Estate Planning for Unmarried Couples

Estate Planning and Tax Advisor & Alert

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PUBLISHED ON: September 28, 2010

Almost all of us know within our own personal circle of friends, family, business associates or acquaintances, those who live together but are not married. Although the issues discussed in this article apply to same sex couples, the discussion that follows is not limited to them. It applies to heterosexual couples living together (the old as well as the young), as well as to same sex couples. All unmarried couples living together — whether of the same sex or the opposite sex — shall be referred to as "unmarried couples" in this article.

Federal and state laws have come a long way in recognizing the rights of members of unmarried couples, but there are still some major differences between the rights and privileges accorded to them and those of married persons. In some cases, such as the freedom to designate the beneficiary of a qualified retirement plan without the need to obtain the consent of a spouse, the rights of unmarried couples may actually be broader than those of married couples.

Federal Benefits That Are Available Only to Traditional Married Couples

Under the 1996 federal Defense of Marriage Act, Congress barred federal recognition of same sex marriages and allowed states to do the same. As a result, there are many federal tax benefits that are available only to married heterosexual couples. Such benefits include filing joint income tax returns, utilizing the unlimited marital deduction for gift and estate tax purposes and the presumption that spouses are of the same generation for generation-skipping transfer tax purposes. Thus, the members of an unmarried couple cannot freely transfer title or transfer assets to each other without possible adverse gift and estate tax consequences.

Social Security survivors' benefits are not available to the survivor of a couple, no matter how committed to each other, unless the couple consists of a man and a woman.

But there are also some restrictions on tax planning that, while applicable to traditional married couples, do not apply to unmarried couples. For example, the special valuation rules of Chapter 14 of the Internal Revenue Code do not apply to unmarried couples (who are not considered "members of the family" under section 2704(c) of the Code), and so the gift leveraging technique known as the grantor retained interest trust remains available to unmarried couples. Traditional, married couples can no longer use such trusts for tax savings.

Documents That Require Special Attention

It is important that each member of an unmarried couple make sure, if it is his or her intention to make the other the beneficiary of life insurance or qualified retirement plans such as IRAs, 401(k) plans and 403(b) plans, that the proper beneficiary designations be completed. Unlike the case of a married couple, in which the surviving spouse is often the default beneficiary if there is no designated beneficiary, the taker in default as to an unmarried couple is unlikely to be the surviving partner.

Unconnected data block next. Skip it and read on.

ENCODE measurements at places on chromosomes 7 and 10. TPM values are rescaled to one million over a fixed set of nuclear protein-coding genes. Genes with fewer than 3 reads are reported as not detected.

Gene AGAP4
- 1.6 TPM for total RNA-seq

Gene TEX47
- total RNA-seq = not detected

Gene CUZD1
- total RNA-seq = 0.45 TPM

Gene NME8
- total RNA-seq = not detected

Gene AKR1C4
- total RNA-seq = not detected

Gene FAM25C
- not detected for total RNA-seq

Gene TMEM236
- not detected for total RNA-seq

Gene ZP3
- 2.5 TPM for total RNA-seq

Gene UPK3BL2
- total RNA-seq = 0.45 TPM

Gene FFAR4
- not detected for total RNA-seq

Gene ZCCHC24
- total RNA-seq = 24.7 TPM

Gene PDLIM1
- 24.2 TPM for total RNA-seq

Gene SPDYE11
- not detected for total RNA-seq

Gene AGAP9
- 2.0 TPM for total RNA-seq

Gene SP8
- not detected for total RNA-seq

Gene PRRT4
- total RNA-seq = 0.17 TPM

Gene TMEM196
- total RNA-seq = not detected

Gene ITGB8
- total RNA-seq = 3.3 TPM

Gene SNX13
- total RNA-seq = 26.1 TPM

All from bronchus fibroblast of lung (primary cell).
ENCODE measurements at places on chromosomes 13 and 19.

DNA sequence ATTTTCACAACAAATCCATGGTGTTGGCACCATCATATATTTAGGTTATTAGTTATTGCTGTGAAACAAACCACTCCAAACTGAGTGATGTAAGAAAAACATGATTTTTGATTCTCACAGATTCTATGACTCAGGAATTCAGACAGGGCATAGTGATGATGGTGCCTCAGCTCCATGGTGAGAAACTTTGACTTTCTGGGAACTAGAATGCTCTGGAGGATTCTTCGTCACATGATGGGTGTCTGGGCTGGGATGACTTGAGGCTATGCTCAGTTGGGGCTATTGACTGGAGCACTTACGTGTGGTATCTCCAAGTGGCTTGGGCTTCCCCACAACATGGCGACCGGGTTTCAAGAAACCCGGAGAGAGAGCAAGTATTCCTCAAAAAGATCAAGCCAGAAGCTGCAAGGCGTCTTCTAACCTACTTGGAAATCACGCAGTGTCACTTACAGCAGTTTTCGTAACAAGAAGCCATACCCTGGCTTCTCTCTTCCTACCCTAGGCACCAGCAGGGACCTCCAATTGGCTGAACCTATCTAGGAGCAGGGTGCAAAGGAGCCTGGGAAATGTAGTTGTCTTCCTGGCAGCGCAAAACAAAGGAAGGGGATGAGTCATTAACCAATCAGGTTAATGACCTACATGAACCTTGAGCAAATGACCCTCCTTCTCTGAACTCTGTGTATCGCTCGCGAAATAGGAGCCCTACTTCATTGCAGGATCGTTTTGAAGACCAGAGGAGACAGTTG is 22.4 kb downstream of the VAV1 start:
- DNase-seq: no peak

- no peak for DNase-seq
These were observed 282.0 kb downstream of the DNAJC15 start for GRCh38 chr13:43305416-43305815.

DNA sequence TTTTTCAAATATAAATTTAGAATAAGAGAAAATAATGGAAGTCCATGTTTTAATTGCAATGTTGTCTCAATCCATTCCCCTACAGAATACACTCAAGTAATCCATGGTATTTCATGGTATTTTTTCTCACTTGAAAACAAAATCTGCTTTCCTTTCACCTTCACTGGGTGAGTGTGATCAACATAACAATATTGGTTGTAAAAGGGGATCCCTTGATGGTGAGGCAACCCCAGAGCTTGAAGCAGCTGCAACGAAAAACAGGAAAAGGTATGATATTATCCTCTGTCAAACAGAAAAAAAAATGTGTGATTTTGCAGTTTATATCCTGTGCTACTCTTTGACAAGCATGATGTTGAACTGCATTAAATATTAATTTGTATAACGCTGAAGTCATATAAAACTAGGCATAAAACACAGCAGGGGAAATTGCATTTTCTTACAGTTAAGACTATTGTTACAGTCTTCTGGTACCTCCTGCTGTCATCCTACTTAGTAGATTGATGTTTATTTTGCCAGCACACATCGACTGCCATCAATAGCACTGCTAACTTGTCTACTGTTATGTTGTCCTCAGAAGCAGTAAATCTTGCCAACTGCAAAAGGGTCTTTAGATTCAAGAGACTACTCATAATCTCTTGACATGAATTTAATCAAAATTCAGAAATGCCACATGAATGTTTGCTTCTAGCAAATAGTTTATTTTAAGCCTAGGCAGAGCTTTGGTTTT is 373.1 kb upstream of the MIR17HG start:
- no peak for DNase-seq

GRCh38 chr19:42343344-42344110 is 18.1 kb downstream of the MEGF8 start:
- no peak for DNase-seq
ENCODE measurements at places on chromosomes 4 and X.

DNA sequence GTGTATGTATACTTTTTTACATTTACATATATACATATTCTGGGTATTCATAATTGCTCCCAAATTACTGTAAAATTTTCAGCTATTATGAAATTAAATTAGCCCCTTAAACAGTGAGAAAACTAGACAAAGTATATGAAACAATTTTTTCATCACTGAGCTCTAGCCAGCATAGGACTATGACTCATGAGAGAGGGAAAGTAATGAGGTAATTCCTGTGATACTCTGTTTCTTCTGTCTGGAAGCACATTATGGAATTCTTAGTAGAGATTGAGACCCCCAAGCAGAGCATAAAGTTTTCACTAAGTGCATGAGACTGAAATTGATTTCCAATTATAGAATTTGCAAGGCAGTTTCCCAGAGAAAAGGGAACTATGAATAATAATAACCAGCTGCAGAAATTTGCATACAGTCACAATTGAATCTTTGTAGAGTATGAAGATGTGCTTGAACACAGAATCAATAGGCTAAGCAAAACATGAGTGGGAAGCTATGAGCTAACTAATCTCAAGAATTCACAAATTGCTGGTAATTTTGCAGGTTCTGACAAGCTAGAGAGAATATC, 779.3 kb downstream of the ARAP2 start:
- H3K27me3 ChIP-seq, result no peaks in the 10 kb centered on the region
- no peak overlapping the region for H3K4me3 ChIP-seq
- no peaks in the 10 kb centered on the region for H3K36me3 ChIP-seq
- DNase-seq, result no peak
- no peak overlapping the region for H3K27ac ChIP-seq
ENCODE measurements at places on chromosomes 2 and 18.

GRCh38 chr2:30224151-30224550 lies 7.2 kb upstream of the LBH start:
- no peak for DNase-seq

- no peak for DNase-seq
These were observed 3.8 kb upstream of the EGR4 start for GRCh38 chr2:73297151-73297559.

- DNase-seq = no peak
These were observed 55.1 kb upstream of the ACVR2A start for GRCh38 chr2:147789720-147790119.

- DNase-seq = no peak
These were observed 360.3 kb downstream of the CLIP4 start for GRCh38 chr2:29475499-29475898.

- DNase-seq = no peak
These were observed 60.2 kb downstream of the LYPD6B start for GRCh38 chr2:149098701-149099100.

Similarly, if it is the intention that the other member of the unmarried couple serve as health care agent for medical decisions or have the power of attorney for financial matters, or even have the final say as to the disposition of the body after death, appropriate advance directives should be executed granting those rights to the partner.

The question of whether to use revocable trusts rather than wills in the case of unmarried couples is a difficult one to answer. The problem arises because, in the case of wills, in most states spouses and those who are related by blood to the decedent must receive notice of the probate proceeding, and it is they who have the right to object. If the will leaves the estate to the other member of the unmarried couple, the blood relatives may be angry, hurt, disappointed and disapproving, and they might well contest the probate of the will. If, however, the blood relatives understand the bond between the members of the unmarried couple, then the relatives are unlikely to stand in the way of their deceased relative’s final wishes.

Revocable trusts do not require the consent on the part of the spouse or blood relations to be effective, but in order for such trusts to bypass the probate process they must be completely funded during lifetime. This means that all bank accounts, tangible personal property, stocks, bonds, brokerage accounts, real estate, etc., must be transferred or assigned to the revocable trusts. If any assets remain in the name of the decedent, it will be necessary to probate the will, and face possible delays from uncooperative relatives of the deceased partner.

Helpful Tip: Unlike married couples, who can file their income tax returns as married filing jointly or as married filing separately, each member of an unmarried couple can file only as a separate taxpayer. Nevertheless, by being mindful as to who pays for various deductible items, it is possible for an unmarried couple to reduce the total household income tax bill.

For example, if the couple wishes to make a charitable contribution, it should be made from the assets of the partner with the higher income, so that the benefit of the charitable deduction will save more in taxes than if it were made by the other partner. Conversely, as to miscellaneous itemized deductions, such as investment and tax advice, which are not deductible unless they exceed 2% of adjusted gross income, it would be better for the partner with the lower income to pay them, so that the 2% threshold could be reached sooner, making more of those expenses deductible.